Among 1,367 cases where police searched drivers or passengers, 46 percent of suspects were Black, and in 1,147 cases when police searched the vehicles themselves, 50 percent of drivers were Black.
And in the small number of incidents when an officer and driver scuffled, police seemingly used force against more Black people, even when more white people fought police.
In 29 cases reported in which a suspect used physical force against an officer, 14 suspects were white and 13 were Black, the data show. But in 27 cases listed where an officer used physical force against a driver, 16 drivers were Black and 10 were white.
Asked about these racial disparities, a police spokeswoman provided a statement late Tuesday from Isaac Van Patten, a department criminologist. He said, “disparity is not the same as discrimination,” and that comparing rates to citywide demographics is improper.
“A better benchmark (the one we use) is the racial distribution of bad drivers on the road,” he said. “These are the people we would want cited because they are the most likely to commit infractions. We use an analog for this: the number of drivers in a motor vehicle crash who were cited as ‘at fault’ in the crash. By comparing the number of drivers cited (by race) to this benchmark it will alert us to a disparity (again, not prima facie evidence of racial discrimination).”
He did not say how that benchmark compared to the percentages of drivers stopped by race.
Statewide, police stopped fewer drivers in the wake of the General Assembly’s reforms. But while Virginia’s limit on traffic stops attempted to curb racial profiling, a recent state report found racial disparities still exist.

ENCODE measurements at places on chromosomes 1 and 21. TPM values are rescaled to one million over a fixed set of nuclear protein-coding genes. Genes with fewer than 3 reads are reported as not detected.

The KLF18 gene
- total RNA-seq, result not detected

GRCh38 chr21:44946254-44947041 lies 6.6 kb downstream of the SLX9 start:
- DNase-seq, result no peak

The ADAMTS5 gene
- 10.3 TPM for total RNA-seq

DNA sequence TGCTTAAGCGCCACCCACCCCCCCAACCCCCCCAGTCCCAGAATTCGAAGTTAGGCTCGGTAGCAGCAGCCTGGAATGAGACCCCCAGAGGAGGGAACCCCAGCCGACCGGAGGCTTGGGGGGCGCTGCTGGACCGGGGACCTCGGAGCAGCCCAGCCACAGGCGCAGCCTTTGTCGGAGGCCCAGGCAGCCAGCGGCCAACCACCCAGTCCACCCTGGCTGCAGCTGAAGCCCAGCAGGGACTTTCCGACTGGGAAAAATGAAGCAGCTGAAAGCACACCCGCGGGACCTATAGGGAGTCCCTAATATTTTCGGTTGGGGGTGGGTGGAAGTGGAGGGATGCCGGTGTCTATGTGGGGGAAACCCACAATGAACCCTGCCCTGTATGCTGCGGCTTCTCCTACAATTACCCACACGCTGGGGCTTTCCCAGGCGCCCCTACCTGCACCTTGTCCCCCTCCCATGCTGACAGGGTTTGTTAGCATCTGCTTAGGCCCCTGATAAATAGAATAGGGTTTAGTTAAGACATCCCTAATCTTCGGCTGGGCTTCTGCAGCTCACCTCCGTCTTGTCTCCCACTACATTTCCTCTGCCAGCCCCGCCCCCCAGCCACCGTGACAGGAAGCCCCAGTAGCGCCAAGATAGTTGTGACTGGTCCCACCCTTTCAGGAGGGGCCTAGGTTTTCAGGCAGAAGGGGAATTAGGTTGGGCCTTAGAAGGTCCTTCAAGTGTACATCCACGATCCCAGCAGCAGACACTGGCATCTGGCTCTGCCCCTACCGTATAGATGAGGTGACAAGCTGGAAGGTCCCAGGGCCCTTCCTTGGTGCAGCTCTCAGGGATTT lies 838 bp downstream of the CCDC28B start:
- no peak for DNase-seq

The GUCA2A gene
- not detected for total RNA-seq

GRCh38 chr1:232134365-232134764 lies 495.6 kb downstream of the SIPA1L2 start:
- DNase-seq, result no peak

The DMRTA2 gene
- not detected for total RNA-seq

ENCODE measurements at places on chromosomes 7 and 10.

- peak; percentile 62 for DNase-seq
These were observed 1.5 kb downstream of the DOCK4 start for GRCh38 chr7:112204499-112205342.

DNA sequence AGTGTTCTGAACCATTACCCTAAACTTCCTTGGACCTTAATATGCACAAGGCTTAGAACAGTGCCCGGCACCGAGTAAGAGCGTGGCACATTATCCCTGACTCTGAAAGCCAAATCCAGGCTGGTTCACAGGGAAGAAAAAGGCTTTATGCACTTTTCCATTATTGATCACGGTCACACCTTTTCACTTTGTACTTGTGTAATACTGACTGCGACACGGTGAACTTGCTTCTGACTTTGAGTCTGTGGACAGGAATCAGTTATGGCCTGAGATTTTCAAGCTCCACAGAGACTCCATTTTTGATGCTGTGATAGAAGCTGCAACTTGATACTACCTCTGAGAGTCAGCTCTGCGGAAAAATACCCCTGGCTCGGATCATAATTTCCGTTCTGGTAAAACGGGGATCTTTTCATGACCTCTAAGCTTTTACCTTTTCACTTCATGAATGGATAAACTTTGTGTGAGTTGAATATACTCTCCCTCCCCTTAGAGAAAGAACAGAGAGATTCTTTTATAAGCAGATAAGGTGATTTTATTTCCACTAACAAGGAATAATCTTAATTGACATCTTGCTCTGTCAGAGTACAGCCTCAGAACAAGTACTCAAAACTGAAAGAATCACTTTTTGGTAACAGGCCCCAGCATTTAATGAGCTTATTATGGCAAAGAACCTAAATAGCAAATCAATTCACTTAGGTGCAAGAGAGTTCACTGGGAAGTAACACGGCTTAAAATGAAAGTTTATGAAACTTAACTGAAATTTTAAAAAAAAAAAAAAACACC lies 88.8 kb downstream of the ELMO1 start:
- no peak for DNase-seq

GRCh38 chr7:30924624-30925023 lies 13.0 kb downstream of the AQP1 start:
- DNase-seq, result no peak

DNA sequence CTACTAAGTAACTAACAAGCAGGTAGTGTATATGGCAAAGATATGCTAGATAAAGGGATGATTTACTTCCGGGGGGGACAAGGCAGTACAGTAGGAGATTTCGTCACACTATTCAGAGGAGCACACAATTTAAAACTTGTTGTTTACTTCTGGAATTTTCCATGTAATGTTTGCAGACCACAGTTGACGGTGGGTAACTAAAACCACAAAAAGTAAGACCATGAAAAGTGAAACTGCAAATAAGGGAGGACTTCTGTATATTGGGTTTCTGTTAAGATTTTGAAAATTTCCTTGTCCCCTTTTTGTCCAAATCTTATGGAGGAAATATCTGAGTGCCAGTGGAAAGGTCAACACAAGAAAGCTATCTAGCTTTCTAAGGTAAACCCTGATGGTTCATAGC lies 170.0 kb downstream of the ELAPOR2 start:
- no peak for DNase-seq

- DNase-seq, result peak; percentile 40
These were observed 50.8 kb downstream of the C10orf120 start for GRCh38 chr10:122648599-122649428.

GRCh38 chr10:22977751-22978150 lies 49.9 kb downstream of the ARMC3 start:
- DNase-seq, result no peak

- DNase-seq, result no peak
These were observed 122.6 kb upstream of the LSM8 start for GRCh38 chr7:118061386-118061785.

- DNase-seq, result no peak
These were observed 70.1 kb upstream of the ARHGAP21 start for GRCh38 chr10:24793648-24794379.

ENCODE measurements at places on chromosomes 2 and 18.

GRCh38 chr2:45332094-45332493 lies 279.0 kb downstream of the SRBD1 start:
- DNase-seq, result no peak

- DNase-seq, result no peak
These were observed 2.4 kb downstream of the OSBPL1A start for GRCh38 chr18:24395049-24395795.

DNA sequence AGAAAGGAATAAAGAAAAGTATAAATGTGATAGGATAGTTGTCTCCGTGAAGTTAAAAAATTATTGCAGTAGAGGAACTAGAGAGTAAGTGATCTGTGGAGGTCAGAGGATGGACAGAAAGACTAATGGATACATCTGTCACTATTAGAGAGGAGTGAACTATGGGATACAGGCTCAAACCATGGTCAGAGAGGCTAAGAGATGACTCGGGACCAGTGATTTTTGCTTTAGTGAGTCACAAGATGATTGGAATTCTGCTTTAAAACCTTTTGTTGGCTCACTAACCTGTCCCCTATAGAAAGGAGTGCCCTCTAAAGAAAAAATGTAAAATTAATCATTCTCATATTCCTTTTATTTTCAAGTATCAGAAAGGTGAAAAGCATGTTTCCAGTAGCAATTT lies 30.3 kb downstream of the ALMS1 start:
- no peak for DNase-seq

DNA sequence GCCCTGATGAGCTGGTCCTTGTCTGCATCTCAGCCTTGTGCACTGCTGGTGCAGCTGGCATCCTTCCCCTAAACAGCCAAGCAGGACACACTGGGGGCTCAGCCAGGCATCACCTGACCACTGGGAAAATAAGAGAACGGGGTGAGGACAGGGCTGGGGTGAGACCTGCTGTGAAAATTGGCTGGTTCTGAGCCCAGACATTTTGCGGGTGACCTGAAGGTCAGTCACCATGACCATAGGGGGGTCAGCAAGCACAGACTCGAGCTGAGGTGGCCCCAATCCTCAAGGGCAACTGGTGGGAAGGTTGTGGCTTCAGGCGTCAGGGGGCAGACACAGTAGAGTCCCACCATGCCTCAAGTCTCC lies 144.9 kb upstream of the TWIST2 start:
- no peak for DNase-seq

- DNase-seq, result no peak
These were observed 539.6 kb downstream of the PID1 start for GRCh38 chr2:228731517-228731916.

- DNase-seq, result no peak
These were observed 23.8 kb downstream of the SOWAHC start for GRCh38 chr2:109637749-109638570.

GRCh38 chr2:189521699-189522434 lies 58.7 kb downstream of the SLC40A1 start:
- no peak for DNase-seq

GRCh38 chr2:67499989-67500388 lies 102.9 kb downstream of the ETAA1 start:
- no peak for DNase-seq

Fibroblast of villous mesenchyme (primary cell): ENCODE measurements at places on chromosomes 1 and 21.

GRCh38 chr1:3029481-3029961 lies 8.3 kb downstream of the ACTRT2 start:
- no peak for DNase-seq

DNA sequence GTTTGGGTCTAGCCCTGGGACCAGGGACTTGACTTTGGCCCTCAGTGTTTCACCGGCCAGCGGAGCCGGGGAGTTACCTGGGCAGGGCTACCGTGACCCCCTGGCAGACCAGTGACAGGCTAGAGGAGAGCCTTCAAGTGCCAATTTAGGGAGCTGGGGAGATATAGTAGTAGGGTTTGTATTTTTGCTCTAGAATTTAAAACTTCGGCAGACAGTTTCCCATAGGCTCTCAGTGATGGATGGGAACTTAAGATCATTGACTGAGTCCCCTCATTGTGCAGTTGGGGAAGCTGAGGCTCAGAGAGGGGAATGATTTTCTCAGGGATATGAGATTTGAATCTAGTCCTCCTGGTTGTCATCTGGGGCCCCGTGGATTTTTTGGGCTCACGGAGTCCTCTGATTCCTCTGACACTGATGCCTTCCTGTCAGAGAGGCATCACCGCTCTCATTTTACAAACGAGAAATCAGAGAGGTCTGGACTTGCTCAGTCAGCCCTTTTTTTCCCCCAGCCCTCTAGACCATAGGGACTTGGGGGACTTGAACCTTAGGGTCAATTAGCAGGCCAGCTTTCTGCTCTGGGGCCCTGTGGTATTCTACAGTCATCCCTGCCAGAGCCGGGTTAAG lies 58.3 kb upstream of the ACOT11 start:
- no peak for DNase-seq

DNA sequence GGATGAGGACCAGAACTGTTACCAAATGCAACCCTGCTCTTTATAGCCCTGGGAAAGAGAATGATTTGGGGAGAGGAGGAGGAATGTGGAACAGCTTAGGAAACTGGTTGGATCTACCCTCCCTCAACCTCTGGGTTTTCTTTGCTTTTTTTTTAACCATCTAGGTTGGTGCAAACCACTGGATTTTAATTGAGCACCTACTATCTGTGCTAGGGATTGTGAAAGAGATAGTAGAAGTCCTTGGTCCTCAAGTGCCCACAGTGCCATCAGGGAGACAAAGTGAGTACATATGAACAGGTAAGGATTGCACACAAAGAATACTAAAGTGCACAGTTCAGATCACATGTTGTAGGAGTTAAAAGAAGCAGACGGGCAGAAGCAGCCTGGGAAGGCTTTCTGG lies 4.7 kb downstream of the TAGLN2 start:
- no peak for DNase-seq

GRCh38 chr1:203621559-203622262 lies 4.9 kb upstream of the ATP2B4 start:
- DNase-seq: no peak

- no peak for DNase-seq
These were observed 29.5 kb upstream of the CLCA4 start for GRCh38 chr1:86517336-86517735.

Brad Haywood, executive director of the criminal justice reform group Justice Forward Virginia, described pretextual traffic stops as “the bread and butter of American policing,” the most common way citizens have contact with police.
“You just got to ask yourself, say you do 100 traffic stops, all of which are total bullshit and 60 percent of them are of Black people, and they know that they're being harassed simply because they're Black,” Haywood said, “and maybe out of 200 [stops] you find one gun. Like, is that really a good use of resources, especially when you are damaging community trust, when you are harming the relationship of Black people in your community?”
One study by a professor at the University of North Carolina at Chapel Hill, analyzed 24 million traffic stops between 2002 to 2020. Police discovered weapons once in every 1,000 stops, the study found.
“You're never going to find, like, really robust data that they're going to give you to demonstrate how this has impacted police work,” said Haywood, a public defender in Arlington County and Falls Church. “You need a lot more than just a police officer complaining about it to change my mind. I really wish policymakers felt that way, too.”
Reactions on City Council
Mayor Sherman Lea said gun violence in Roanoke has reached “crisis” levels, and that the city must “take a look at everything on the table” to try to stem it.
“My concern was that we give our police officers an opportunity to do those things that they feel that protect our society, protect the community,” Lea said in an interview this month in which he reiterated his position that the city should consider tactics such as stop-and-frisk to curb gun violence.